He was a divided man. You could see it in his disheveled hair, his wild eyes, his fidgeting hands. He just couldn’t stop moving, correcting himself, going this direction then that trying to keep his body and his mind under some kind of control when all they wanted to do was race away just out of reach, where he couldn’t get a grasp of his own self. Sometimes it meant that he just couldn’t stop shaking, that man who was there in the synagogue. He couldn’t stop crying out, speaking at all the wrong moments, saying all the wrong things, shouting out when everyone else was composed, pulled together, perfectly…appropriate. The rest were calm and focused and attentive to the worship leader, but he was, he was, possessed.
Some people pitied him, sorry for whatever he had done to deserve this hell on earth. They looked down their noses at him, wished it would go away for his sake and for theirs, but never getting close enough to see if there was anything they could do. Everyone feared him. What held him was other-worldly. It was demonic. It was unclean. Was it contagious? Could they catch it? If they were near him would his fate jump from his life to theirs? Would they be infected? Would they be shunned the way they shunned him? Would they be relegated to a life divided, a mind divided between two wills, a body divided between two masters, a spirit divided from God?
He pitied and feared himself. He couldn’t remember a time that it wasn’t like this – so terrible, so horrific, so completely out of control. He longed for a way back to the way things used to be, knowing life wasn’t perfect, but at least it was one life, one mind, one spirit. When he could close his eyes to dream even just for a moment dreams that weren’t painted with demonic colors he could imagine his life without the spirit, even just for a moment, and it felt free. It felt light. It felt…divine.
Unclean spirits. Demons. Possession. Exorcisms.
We don’t quite know what to do with these things, do we? Maybe I should just speak for myself. I don’t quite know what to do with these things. It’s not every day conversation for me except when one of these difficult passages shows up on the preaching calendar. I knew a pastor once who claimed he could smell evil spirits when they came near, but that’s not the kind of thing you hear everyday, especially from us nice controlled, reasonable, level-headed Presbyterians. These sorts of things, these sorts of accounts feel just a bit outside of my reach, and when I come face to face with Jesus’ ministry of casting out demons I get a little squirmy, a little uncomfortable; I feel a little lost.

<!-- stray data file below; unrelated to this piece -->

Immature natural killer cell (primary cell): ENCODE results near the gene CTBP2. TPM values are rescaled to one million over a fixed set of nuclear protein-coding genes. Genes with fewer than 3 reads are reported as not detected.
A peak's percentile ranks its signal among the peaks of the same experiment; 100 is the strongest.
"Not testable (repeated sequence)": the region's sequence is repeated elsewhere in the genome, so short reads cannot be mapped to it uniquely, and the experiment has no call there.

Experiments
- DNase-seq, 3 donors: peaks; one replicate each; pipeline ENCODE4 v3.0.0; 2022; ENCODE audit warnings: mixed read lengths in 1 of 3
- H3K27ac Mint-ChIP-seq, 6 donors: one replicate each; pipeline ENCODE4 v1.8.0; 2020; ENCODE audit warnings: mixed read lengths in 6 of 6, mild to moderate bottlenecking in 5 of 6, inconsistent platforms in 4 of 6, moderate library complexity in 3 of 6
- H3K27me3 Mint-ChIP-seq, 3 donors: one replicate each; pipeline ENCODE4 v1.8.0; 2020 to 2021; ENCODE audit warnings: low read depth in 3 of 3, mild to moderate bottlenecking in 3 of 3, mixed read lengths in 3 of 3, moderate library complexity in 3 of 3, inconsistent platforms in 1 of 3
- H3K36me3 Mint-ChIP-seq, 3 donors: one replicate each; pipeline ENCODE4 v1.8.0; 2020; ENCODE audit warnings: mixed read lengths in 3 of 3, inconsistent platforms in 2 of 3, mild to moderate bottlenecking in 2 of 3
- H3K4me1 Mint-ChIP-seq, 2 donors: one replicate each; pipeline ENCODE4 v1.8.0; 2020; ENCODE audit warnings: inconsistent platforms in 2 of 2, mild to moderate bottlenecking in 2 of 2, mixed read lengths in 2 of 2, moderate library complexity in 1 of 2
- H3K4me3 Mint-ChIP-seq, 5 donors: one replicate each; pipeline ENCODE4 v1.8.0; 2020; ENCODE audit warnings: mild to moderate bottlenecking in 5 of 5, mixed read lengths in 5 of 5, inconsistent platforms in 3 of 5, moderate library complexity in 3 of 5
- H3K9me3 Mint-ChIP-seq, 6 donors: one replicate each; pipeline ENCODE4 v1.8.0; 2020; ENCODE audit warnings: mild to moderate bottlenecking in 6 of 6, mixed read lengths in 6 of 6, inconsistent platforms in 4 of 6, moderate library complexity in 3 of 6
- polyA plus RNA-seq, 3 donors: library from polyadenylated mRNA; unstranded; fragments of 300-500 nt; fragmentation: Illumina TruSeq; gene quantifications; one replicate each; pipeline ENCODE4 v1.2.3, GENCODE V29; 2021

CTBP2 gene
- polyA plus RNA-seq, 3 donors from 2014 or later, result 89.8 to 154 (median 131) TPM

This report of an unclean spirit challenges my modern or post-modern sensibilities. It throws me for a loop, and then unfortunately, often, it gives us an excuse to just skip over this important act of God in Jesus – the first miracle Jesus performs in this gospel. While there must be something important here, there must be something incredible going on, it’s so foreign to my understanding it’s tempting to skip over it, ignore it, and stuff it in the back of the drawer.
Understandings of the demons in Scripture range from the literal to the symbolic. But however each of us understands the unclean spirit, there's one thing on which most of us can agree. The demon that possesses the man in the synagogue is disrupting the life God intended for him. The possession is in direct conflict with the will of God in his life. That’s what “unclean” means. Uncleanliness in the Jewish tradition was not a physical dirtiness, it was a spiritual corruption. It meant that the creation that God had made and called good had not suddenly turned bad, but that there was something that was marring it, something that was smudging it, something that was separating the good creation from the perfect Creator who had molded it. There was a layer of “ICK” between God and God’s beloved creature, and things were not as they were supposed to be.
In the case of an unclean spirit, however, you understand that, literally to metaphorically or somewhere in between or somewhere undecided, it means that something is holding onto the man before Jesus, something is vying for control of his thoughts, words, behaviors, and spirit. Something is working hard to distort the will of God, successfully it seems, and things are not as they should be in the kingdom that Jesus’ proclaims has come near. That’s a demon I can get my head around. That’s a demon I have seen and known.
I have been possessed by demons of jealousy. I have wanted what others have so badly that I have forgotten who I am and with my own thoughts and unquenchable desires have muddled and tarnished the image of God within me. I have tried too hard to be something other than what God created me to be, working against God’s impulses in my life.
I have been possessed by demons of pure anger. I have held grudges that built walls that restricted the flow of God’s love through me. They have artificially blocked my experience of God’s love flowing to me. They have held me back from reconciling. They have held me back from forgiving. They have divided my mind, body, and spirit so that as Paul says in the letter to the Romans, “I do not understand my own actions. For I do not do what I want, but I do the very thing I hate…For I do not do the good I want, but the evil I do not want is what I do.”